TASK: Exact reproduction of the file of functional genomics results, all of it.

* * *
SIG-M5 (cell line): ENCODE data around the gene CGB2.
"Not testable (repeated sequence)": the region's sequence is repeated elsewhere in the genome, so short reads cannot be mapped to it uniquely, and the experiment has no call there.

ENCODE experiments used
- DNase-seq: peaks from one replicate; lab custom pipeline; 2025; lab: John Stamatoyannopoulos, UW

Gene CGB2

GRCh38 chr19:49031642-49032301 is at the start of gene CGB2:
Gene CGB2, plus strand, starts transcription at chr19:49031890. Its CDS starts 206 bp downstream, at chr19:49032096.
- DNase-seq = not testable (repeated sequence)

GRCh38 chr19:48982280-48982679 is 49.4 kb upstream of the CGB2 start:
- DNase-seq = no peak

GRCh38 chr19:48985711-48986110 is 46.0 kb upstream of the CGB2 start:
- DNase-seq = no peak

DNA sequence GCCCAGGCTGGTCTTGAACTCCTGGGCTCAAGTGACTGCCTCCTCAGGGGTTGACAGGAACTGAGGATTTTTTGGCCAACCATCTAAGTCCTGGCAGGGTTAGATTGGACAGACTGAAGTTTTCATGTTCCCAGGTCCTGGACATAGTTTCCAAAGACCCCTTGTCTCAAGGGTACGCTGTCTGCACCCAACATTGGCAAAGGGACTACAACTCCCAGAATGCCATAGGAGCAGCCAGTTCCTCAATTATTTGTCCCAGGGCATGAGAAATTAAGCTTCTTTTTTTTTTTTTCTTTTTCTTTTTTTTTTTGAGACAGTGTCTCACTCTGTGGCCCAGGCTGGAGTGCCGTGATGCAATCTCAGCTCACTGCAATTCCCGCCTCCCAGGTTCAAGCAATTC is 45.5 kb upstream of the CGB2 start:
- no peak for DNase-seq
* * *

SIG-M5 (cell line): ENCODE data around the gene CGB2.
"Not testable (repeated sequence)": the region's sequence is repeated elsewhere in the genome, so short reads cannot be mapped to it uniquely, and the experiment has no call there.

ENCODE experiments used
- DNase-seq: peaks from one replicate; lab custom pipeline; 2025; lab: John Stamatoyannopoulos, UW

Gene CGB2

GRCh38 chr19:49031642-49032301 is at the start of gene CGB2:
Gene CGB2, plus strand, starts transcription at chr19:49031890. Its CDS starts 206 bp downstream, at chr19:49032096.
- DNase-seq = not testable (repeated sequence)

GRCh38 chr19:48982280-48982679 is 49.4 kb upstream of the CGB2 start:
- DNase-seq = no peak

GRCh38 chr19:48985711-48986110 is 46.0 kb upstream of the CGB2 start:
- DNase-seq = no peak

DNA sequence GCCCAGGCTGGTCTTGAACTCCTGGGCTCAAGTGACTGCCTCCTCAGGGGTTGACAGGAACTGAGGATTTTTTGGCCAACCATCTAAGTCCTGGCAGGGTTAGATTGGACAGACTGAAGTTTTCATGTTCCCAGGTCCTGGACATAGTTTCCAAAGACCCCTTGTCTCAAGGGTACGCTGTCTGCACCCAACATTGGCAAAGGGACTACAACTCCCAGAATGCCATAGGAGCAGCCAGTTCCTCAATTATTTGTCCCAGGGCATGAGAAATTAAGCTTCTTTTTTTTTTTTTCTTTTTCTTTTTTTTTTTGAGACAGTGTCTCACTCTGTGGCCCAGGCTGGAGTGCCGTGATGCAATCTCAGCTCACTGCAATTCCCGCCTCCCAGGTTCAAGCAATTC is 45.5 kb upstream of the CGB2 start:
- no peak for DNase-seq